In recent months there have been a number of reports and articles relating to the use of electronic cigarettes or, better, electronic vapour products.

Unfortunately, much of what is quoted by different authors is inconsistent with real findings. Worryingly, the uncertainty and misconception of this product generally stems from the fact that ‘we don’t really know what the effects are’.

Many choose this premise alone to pass on the message to people to avoid the use of these electronic devices, fuelling uncertainty while urging smokers to keep on backing tobacco smoking, which is the biggest legal killer.

We need to elaborate on what we know and never base our arguments on assumptions in order to be credible. What we do know is that the World Health Organisation considers tobacco smoking as “the only legal drug that kills many of its users when used exactly as intended by manufacturers”.

The smoking lobby and manufacturers never intended to launch a safer alternative to smoking. They must have never felt the need to do so, as the number of smokers keeps increasing.

However, with people being more aware of their health, there have been alternatives to smoking, some of which have failed while others perfected, such as the new vaping phenomenon.

One might ask what is the difference between smoking and vaping? The differences are substantial. Firstly, it is incorrect to consider the use of e-cigarettes as a form of smoking. What defines the act is burning and in the process of vaping there is no burning involved. No tobacco is being burnt.

Alternatively, in vaping, a heating element (atomiser) is used to vaporise a liquid solution, thus the term electronic vapour. An important premise needs to be made when comparing the two products. Cigarette smoking contains more than 3,000 chemicals, the majority of which are harmful to humans.

On the other hand, the contents of certified (‘CE’) e-liquids (turned into vapour to mimic smoke in e-cigarettes) on the market today do not contain these harmful chemicals, as evidenced by several studies.

The smoking lobby and manufacturers never intended to launch a safer alternative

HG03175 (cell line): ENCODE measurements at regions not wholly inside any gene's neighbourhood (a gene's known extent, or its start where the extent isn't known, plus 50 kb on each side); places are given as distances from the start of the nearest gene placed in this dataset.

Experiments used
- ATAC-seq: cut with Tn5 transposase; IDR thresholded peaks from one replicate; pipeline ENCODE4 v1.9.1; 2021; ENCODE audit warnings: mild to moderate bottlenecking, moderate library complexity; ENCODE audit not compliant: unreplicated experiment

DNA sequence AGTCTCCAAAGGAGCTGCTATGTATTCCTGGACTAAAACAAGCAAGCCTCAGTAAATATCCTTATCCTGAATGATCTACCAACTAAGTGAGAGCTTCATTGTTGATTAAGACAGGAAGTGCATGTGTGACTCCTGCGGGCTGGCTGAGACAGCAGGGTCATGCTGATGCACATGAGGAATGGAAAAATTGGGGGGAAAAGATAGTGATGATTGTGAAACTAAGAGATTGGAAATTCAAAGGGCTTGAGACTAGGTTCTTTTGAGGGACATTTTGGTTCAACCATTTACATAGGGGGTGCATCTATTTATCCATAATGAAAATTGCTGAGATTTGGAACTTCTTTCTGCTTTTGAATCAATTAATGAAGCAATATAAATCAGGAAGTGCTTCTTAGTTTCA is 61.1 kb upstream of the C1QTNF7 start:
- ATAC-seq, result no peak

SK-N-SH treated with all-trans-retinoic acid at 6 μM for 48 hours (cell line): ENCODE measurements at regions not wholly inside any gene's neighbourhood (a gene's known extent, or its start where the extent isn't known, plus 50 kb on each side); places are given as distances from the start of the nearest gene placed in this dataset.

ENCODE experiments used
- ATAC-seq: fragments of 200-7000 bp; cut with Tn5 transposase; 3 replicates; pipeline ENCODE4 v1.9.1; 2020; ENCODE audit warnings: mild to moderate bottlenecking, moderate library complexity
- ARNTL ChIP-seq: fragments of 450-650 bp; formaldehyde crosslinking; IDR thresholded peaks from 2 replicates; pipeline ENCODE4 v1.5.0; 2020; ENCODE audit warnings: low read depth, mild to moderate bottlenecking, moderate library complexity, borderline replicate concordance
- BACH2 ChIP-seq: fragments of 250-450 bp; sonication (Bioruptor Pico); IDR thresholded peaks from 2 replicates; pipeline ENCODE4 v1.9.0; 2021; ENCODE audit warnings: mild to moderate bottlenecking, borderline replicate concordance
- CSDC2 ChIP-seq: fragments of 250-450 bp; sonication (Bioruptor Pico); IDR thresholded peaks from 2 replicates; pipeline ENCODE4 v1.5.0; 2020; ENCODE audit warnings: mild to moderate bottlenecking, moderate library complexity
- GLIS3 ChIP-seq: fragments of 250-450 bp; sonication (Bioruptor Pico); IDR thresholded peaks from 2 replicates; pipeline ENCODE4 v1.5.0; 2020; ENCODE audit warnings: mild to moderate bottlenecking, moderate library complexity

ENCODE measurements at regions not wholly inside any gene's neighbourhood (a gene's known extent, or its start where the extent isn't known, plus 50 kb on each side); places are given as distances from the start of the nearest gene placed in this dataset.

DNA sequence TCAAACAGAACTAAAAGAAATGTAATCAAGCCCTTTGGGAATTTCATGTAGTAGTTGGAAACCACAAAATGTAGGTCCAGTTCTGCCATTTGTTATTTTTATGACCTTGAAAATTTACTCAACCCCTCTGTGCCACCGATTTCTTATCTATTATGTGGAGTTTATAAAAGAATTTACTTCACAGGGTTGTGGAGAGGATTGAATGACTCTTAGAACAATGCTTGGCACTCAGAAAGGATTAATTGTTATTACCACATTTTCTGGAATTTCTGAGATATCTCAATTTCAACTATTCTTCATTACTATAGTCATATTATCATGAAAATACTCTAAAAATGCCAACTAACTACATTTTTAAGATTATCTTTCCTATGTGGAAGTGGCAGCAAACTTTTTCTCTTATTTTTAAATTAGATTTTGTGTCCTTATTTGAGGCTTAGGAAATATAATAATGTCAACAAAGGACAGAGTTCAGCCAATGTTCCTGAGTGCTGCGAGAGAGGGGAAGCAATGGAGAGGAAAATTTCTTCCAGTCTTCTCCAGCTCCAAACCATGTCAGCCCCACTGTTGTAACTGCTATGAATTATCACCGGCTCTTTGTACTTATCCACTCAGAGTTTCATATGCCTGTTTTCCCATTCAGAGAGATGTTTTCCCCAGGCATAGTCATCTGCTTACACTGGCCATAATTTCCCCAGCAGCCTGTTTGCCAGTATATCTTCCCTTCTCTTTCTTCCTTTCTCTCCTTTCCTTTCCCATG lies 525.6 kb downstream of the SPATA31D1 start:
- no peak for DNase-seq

One of the arguments to brush off e-cigarettes and e-liquids today is driven by powerful lobby groups, particularly the tobacco-smoking lobby. Many influential lobbyists state that there is no quality control on e-liquids or that quality varies from one brand to the other. They particularly report that such products contain toxic chemicals such as ethylene glycol.

Of course, one should take note that, just like every other product purchased, one should only buy certified genuine products (particularly when buying online) and always go for the safety ‘CE’ sign, which is obligatory within the European market.

A study by Eter et al (2013) released a year ago in the journal Addiction revealed that nicotine content in the majority of brands examined closely matched what was reported on the labels.

Moreover, neither ethylene glycol nor dietylene glycol were detected in any of the liquids assessed, brushing off previous reports by the lobby groups.

The authors concluded that any impurities in the product were considered to be below the harming level. In fact, it is known that the contents of certified e-liquids are the same as those found in food and other pharma-medical products we use daily.

Another renowned study published in the American Journal of Preventive Disease by Siegel et al (2011) also concludes that electronic cigarettes are safer than cigarette smoking, although it warns that it has not yet proven to be an alternative to quitting smoking.

In another paper by Etter (2014) from the University of Geneva, the author concludes that, if wisely regulated, electronic cigarettes can make cigarette smoking obsolete and for all the good reasons.

The American Association of Public Health Physicians states that those who don’t want to quit smoking or are unable to quit following medical advice and/or pharmaceutical methods should consider other nicotine-replacement products like electronic cigarettes for long-term use.

The British Medical Association considers e-cigarettes as a safer alternative to tobacco smoking but urges tighter control and better standards such as doses in bottles and certification in production.

So let’s use our energy to focus on better controls, optimal standards and certification on e-cigarettes, ensuring at the end of the day that consumers receive genuine and non-deceiving products.

Christian Ellul, BSc (Hons) Melit., SRPod., MPodA, is a health professional.

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